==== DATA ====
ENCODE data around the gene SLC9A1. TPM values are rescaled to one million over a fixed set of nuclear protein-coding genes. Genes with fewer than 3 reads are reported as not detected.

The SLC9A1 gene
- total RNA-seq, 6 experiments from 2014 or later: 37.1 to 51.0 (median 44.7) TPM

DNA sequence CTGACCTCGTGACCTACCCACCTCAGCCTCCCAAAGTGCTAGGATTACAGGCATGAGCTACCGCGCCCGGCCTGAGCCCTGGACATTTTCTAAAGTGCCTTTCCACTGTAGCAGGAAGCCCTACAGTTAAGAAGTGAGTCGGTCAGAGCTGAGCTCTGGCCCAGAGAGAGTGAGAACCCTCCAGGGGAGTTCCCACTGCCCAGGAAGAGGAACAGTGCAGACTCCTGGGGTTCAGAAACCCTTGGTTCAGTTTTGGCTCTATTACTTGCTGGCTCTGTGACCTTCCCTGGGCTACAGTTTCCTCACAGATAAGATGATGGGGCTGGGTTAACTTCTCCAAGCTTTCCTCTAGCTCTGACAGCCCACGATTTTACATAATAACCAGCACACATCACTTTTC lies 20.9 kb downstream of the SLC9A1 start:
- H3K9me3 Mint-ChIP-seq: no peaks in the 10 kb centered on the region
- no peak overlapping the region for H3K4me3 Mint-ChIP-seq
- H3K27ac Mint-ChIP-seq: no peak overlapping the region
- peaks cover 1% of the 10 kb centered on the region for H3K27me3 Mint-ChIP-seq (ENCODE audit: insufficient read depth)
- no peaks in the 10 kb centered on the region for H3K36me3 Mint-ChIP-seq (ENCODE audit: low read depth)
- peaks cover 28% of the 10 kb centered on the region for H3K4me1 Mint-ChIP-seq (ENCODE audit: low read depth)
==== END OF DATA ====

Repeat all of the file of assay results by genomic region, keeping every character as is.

ENCODE data around the gene SLC9A1. TPM values are rescaled to one million over a fixed set of nuclear protein-coding genes. Genes with fewer than 3 reads are reported as not detected.

The SLC9A1 gene
- total RNA-seq, 6 experiments from 2014 or later: 37.1 to 51.0 (median 44.7) TPM

DNA sequence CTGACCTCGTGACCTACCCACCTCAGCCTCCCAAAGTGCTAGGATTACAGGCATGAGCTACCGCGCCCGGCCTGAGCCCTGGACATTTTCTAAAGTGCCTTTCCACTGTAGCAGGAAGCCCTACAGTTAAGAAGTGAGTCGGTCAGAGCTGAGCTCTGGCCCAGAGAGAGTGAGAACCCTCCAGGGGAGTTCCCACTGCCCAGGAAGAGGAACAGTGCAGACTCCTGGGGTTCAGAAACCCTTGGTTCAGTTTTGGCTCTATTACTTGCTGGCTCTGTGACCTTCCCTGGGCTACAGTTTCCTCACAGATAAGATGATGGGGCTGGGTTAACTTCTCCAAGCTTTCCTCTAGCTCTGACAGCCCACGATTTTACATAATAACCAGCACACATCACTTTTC lies 20.9 kb downstream of the SLC9A1 start:
- H3K9me3 Mint-ChIP-seq: no peaks in the 10 kb centered on the region
- no peak overlapping the region for H3K4me3 Mint-ChIP-seq
- H3K27ac Mint-ChIP-seq: no peak overlapping the region
- peaks cover 1% of the 10 kb centered on the region for H3K27me3 Mint-ChIP-seq (ENCODE audit: insufficient read depth)
- no peaks in the 10 kb centered on the region for H3K36me3 Mint-ChIP-seq (ENCODE audit: low read depth)
- peaks cover 28% of the 10 kb centered on the region for H3K4me1 Mint-ChIP-seq (ENCODE audit: low read depth)